FUTURE OF INTERNET GAMBLING

 

With almost universal access to computers, smartphones and other connected devices, the rternet has made gambling ,accessible to millions of Australians. It has vastly changed the way in which many Australians gamble because it promotes private, immediate, individual. and 24-hour access to a full range of gambling in every home, office and school/college/university.

 

Since 1999, internet gambling has grown exponentially as a direct result of technological advances and increasing accessibility. In 1998, there were only about 50 gambling websiles. In 2002, a Bear Stearns report found about 1800 gambling sites. In 2011, the Southern Cross University's Centre for Gambling Education & Research LCGERI reported approximateLy 2319 online gambling sites are now operational.

 

USA Today and CGER estimated that global gambling revenues grew from US$2.2 billion to US$28 billion in 2010. Global Betting & Gaming Consultants 03133C] reports that the online gambling market was worth US$29.3 billion in 2010, representing a 12% increase from 2009.
 

White the current Interactive Gambling Act 2001 IIGAI legislation makes it an offence to provide certain interactive gambling services to customers physically located in Australia, with maximum penalties ranging from $220,000 per day for individuals and $1.1 million per day for corporations, regulatory enforcement and the imposition such penalties, especially on offshore and foreign owned interactive gambling services providers, prove difficult.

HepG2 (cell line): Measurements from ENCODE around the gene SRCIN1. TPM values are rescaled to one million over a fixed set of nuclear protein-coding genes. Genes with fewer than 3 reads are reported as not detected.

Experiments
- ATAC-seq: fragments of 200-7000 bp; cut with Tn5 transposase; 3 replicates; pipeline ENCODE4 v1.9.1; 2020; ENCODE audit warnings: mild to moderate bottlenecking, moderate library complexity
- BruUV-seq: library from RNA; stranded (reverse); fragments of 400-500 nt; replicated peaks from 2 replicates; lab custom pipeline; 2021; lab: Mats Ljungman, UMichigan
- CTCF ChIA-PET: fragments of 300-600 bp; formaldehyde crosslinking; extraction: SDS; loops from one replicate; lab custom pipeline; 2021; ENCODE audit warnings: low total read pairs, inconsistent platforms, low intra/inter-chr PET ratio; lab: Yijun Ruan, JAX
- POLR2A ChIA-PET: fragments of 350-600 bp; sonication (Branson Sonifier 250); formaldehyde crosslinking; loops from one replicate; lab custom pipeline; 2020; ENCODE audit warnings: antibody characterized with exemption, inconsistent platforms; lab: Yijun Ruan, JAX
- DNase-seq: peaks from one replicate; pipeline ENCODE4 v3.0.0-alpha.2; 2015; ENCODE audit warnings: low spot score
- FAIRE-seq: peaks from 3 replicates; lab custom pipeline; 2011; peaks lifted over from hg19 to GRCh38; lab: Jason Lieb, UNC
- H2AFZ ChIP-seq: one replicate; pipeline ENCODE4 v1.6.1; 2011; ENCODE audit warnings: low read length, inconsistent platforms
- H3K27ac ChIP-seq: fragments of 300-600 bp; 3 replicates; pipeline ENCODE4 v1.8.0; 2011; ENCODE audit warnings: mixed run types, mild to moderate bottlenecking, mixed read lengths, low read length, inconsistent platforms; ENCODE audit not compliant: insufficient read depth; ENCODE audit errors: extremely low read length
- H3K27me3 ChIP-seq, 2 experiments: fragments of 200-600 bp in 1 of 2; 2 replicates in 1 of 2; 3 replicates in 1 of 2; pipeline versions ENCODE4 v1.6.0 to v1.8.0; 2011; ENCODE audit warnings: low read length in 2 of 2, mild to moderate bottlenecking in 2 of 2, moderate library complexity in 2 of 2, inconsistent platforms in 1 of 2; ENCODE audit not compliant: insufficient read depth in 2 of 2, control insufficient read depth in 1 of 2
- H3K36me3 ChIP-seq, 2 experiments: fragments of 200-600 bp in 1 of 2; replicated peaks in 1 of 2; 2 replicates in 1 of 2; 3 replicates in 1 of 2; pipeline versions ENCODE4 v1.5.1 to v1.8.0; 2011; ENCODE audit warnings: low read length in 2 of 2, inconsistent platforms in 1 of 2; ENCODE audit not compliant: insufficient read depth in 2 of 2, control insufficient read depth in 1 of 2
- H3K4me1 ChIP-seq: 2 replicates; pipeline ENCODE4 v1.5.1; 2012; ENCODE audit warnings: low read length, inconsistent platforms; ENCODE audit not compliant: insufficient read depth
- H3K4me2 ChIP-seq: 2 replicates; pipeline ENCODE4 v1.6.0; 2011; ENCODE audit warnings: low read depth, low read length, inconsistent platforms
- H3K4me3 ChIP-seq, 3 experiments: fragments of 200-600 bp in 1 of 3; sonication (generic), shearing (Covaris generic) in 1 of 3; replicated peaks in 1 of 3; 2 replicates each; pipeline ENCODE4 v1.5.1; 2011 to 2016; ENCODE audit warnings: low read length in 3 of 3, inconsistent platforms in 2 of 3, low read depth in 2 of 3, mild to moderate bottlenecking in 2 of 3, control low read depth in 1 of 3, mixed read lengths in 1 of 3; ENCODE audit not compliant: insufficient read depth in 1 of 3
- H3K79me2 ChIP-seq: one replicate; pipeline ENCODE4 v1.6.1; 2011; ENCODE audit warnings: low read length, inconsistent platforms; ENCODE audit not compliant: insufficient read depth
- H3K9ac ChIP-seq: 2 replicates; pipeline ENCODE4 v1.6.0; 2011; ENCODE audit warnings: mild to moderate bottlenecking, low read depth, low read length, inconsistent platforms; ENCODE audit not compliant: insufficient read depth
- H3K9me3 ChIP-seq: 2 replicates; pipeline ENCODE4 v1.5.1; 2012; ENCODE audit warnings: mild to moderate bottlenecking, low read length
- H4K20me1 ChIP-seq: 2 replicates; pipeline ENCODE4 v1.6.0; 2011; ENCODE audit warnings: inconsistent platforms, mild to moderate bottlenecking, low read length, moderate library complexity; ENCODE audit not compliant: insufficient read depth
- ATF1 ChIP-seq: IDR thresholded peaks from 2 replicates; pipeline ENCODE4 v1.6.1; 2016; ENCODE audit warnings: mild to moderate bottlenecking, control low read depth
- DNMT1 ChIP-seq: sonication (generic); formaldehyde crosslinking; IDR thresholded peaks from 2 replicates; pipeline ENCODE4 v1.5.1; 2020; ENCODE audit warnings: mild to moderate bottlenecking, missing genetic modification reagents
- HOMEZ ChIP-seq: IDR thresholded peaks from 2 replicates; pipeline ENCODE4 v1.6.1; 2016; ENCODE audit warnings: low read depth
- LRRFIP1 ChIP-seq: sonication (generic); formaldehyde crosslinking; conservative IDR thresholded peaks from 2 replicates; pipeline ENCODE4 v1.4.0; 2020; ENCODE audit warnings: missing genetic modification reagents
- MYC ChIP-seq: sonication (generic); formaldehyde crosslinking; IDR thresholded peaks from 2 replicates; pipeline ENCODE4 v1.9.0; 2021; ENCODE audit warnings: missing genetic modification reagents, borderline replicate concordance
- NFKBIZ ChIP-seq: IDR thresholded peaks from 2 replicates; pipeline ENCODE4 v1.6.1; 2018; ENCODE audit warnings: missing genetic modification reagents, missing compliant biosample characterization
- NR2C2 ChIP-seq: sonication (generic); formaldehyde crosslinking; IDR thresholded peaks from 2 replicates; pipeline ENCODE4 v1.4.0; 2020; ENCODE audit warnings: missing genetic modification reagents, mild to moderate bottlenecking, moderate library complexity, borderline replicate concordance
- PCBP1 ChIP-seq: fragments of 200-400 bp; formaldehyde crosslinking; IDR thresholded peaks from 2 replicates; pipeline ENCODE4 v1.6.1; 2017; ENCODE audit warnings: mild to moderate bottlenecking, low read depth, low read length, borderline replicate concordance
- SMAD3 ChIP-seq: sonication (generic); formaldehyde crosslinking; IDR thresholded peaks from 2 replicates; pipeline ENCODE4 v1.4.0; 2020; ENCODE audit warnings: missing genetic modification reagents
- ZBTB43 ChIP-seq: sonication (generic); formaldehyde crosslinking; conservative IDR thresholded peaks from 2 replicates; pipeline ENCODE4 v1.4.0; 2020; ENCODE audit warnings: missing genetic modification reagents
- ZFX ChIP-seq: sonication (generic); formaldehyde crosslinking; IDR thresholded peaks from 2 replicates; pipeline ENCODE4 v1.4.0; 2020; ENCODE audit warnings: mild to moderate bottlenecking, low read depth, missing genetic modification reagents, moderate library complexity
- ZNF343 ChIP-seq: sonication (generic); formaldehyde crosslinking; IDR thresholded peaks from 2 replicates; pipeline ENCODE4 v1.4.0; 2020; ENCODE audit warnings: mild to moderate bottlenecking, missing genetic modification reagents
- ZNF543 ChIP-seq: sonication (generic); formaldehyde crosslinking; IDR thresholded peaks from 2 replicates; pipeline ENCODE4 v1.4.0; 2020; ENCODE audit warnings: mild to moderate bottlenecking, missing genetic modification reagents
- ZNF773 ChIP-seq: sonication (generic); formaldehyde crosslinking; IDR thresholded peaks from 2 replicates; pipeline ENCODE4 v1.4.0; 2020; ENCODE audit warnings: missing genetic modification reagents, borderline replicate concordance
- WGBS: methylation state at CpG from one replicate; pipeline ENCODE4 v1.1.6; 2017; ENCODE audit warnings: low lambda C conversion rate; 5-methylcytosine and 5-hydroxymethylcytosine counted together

By way of example, during the 2010/2011 financial year, the Australian Communications and Media Authority IACMAI completed 48 investigations. Of these investigations, 38 involved overseas-hosted prohibited internet gambling content and the URLs were notified to the Australian Federal Police (AFPI, while seven involved overseas-hosted content that was found not to be in breach the IGA and were not referred on. Three investigations were terminated due to insufficient information. During the same period, the ACMA referred one Australian hosted site to the AFP for action. This contrasts to the 2319 online gambling sites that are deemed to exist.

 

It is important to note that the IGA does not make it an offence for Australians to access and use prohibited interactive gambling services. Also, the IGA does not prohibit Australian-based businesses from providing prohibited services to customers in other countries (although it has the capacity to do so with the IGA making it an offence to provide Australian-based interactive gambling services to customers in countries which the Minister has declared 'designated countries'.